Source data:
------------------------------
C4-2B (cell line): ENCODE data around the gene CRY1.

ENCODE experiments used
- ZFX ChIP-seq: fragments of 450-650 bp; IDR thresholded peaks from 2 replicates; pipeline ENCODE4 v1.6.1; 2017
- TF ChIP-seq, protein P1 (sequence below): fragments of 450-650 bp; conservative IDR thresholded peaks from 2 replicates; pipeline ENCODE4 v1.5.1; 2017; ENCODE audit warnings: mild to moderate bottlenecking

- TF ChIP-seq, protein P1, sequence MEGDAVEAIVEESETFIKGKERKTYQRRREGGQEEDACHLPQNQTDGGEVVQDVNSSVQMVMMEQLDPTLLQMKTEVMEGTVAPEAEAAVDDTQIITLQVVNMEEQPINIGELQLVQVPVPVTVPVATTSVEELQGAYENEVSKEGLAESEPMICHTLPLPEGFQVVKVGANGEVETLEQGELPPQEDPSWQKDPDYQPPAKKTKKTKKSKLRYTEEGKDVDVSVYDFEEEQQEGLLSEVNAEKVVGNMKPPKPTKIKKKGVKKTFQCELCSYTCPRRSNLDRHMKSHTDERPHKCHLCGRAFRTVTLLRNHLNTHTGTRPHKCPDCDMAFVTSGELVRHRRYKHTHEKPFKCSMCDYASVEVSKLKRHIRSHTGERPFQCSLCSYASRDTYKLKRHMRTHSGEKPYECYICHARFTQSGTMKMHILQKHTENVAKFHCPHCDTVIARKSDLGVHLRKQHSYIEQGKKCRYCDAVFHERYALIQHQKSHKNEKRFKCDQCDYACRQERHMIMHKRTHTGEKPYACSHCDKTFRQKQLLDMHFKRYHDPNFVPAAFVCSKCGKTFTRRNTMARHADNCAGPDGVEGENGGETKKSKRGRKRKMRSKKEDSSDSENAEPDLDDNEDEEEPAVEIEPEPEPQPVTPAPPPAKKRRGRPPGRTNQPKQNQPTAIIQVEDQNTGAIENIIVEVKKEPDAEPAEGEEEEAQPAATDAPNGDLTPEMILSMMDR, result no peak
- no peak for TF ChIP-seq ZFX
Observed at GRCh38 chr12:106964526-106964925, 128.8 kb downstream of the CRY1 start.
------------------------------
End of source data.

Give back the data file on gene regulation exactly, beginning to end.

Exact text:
C4-2B (cell line): ENCODE data around the gene CRY1.

ENCODE experiments used
- ZFX ChIP-seq: fragments of 450-650 bp; IDR thresholded peaks from 2 replicates; pipeline ENCODE4 v1.6.1; 2017
- TF ChIP-seq, protein P1 (sequence below): fragments of 450-650 bp; conservative IDR thresholded peaks from 2 replicates; pipeline ENCODE4 v1.5.1; 2017; ENCODE audit warnings: mild to moderate bottlenecking

- TF ChIP-seq, protein P1, sequence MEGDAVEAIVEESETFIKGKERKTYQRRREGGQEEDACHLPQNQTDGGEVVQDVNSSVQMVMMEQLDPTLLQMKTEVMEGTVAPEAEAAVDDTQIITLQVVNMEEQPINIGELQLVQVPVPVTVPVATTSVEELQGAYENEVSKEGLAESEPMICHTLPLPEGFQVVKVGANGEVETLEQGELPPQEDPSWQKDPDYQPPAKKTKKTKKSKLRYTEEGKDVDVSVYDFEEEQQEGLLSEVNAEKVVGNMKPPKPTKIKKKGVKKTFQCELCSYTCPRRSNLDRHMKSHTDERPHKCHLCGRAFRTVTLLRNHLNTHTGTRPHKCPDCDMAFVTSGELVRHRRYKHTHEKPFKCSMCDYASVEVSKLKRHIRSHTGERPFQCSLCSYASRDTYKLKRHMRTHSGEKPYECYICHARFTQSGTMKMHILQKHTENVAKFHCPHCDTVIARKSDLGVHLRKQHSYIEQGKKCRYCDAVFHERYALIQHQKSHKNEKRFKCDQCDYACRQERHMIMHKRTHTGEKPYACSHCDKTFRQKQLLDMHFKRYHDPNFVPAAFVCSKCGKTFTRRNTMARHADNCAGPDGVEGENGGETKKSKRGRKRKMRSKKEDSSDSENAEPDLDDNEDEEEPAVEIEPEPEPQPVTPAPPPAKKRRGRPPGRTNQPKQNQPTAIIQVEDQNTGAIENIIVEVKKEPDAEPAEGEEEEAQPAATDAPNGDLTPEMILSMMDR, result no peak
- no peak for TF ChIP-seq ZFX
Observed at GRCh38 chr12:106964526-106964925, 128.8 kb downstream of the CRY1 start.